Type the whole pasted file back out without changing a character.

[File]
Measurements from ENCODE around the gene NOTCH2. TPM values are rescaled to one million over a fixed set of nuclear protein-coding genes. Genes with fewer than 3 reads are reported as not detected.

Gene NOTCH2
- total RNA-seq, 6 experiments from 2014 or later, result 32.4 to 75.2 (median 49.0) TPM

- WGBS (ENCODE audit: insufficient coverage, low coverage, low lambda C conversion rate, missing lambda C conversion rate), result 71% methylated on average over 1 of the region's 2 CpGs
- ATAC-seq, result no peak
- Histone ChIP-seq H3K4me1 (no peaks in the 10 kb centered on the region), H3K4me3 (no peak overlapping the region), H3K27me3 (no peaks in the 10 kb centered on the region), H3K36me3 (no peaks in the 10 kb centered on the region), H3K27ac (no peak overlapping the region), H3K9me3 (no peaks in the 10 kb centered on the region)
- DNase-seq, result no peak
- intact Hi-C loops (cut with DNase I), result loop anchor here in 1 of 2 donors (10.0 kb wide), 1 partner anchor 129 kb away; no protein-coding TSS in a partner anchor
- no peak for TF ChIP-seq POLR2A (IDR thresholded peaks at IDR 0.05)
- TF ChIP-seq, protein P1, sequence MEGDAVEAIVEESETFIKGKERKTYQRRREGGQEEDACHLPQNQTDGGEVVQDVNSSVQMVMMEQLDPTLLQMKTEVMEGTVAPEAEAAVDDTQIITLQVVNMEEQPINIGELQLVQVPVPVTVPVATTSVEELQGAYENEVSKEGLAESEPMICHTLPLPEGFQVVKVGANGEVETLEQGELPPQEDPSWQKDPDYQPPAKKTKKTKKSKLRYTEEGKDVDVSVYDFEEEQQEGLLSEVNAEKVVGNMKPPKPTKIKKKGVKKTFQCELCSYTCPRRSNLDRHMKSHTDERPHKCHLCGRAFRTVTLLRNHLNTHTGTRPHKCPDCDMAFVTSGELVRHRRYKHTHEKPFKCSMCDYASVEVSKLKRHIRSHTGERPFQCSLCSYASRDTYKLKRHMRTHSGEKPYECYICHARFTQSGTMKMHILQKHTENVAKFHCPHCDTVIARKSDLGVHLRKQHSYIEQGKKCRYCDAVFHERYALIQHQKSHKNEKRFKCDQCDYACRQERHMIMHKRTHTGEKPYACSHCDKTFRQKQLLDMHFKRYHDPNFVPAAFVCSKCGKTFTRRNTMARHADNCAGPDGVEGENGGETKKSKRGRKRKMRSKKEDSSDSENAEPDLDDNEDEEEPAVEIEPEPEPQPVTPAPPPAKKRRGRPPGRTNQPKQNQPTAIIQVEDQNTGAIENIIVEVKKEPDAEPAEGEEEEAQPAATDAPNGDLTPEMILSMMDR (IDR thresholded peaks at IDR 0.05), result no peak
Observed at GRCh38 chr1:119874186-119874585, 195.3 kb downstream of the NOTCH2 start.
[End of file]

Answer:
Measurements from ENCODE around the gene NOTCH2. TPM values are rescaled to one million over a fixed set of nuclear protein-coding genes. Genes with fewer than 3 reads are reported as not detected.

Gene NOTCH2
- total RNA-seq, 6 experiments from 2014 or later, result 32.4 to 75.2 (median 49.0) TPM

- WGBS (ENCODE audit: insufficient coverage, low coverage, low lambda C conversion rate, missing lambda C conversion rate), result 71% methylated on average over 1 of the region's 2 CpGs
- ATAC-seq, result no peak
- Histone ChIP-seq H3K4me1 (no peaks in the 10 kb centered on the region), H3K4me3 (no peak overlapping the region), H3K27me3 (no peaks in the 10 kb centered on the region), H3K36me3 (no peaks in the 10 kb centered on the region), H3K27ac (no peak overlapping the region), H3K9me3 (no peaks in the 10 kb centered on the region)
- DNase-seq, result no peak
- intact Hi-C loops (cut with DNase I), result loop anchor here in 1 of 2 donors (10.0 kb wide), 1 partner anchor 129 kb away; no protein-coding TSS in a partner anchor
- no peak for TF ChIP-seq POLR2A (IDR thresholded peaks at IDR 0.05)
- TF ChIP-seq, protein P1, sequence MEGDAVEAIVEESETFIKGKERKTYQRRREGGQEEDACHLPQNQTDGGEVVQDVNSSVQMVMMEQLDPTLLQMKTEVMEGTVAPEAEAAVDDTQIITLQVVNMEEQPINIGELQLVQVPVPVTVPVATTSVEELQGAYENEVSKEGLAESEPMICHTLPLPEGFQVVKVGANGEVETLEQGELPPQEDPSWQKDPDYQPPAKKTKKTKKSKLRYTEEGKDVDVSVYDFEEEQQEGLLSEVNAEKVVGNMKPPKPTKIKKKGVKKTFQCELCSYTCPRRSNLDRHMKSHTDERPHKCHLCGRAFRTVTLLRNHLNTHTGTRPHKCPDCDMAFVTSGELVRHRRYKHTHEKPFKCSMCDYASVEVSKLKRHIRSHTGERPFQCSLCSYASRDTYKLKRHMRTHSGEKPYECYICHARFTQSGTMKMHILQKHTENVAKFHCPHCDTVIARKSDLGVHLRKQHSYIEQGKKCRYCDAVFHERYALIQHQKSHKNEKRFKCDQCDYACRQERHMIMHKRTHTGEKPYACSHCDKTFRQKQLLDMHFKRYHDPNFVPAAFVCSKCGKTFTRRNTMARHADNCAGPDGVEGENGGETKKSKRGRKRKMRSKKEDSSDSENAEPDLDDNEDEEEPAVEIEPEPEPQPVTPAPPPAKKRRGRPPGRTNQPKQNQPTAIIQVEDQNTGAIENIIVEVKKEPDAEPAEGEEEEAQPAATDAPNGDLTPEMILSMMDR (IDR thresholded peaks at IDR 0.05), result no peak
Observed at GRCh38 chr1:119874186-119874585, 195.3 kb downstream of the NOTCH2 start.